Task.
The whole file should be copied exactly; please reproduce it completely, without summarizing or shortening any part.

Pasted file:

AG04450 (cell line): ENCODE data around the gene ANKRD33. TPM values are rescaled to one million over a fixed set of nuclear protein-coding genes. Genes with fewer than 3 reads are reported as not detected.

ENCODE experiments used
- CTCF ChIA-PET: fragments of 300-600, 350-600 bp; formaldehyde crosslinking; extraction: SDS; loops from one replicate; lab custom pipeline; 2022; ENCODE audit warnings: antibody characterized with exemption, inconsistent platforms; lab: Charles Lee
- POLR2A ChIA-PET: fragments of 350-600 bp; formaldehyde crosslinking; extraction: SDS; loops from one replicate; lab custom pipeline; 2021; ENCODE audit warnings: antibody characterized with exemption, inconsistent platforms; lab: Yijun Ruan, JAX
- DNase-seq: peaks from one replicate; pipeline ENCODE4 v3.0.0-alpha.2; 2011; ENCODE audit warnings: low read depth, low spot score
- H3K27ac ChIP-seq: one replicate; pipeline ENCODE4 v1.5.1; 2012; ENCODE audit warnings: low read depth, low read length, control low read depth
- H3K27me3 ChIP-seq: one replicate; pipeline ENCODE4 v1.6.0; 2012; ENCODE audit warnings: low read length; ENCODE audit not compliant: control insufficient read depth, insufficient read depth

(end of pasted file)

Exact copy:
AG04450 (cell line): ENCODE data around the gene ANKRD33. TPM values are rescaled to one million over a fixed set of nuclear protein-coding genes. Genes with fewer than 3 reads are reported as not detected.

ENCODE experiments used
- CTCF ChIA-PET: fragments of 300-600, 350-600 bp; formaldehyde crosslinking; extraction: SDS; loops from one replicate; lab custom pipeline; 2022; ENCODE audit warnings: antibody characterized with exemption, inconsistent platforms; lab: Charles Lee
- POLR2A ChIA-PET: fragments of 350-600 bp; formaldehyde crosslinking; extraction: SDS; loops from one replicate; lab custom pipeline; 2021; ENCODE audit warnings: antibody characterized with exemption, inconsistent platforms; lab: Yijun Ruan, JAX
- DNase-seq: peaks from one replicate; pipeline ENCODE4 v3.0.0-alpha.2; 2011; ENCODE audit warnings: low read depth, low spot score
- H3K27ac ChIP-seq: one replicate; pipeline ENCODE4 v1.5.1; 2012; ENCODE audit warnings: low read depth, low read length, control low read depth
- H3K27me3 ChIP-seq: one replicate; pipeline ENCODE4 v1.6.0; 2012; ENCODE audit warnings: low read length; ENCODE audit not compliant: control insufficient read depth, insufficient read depth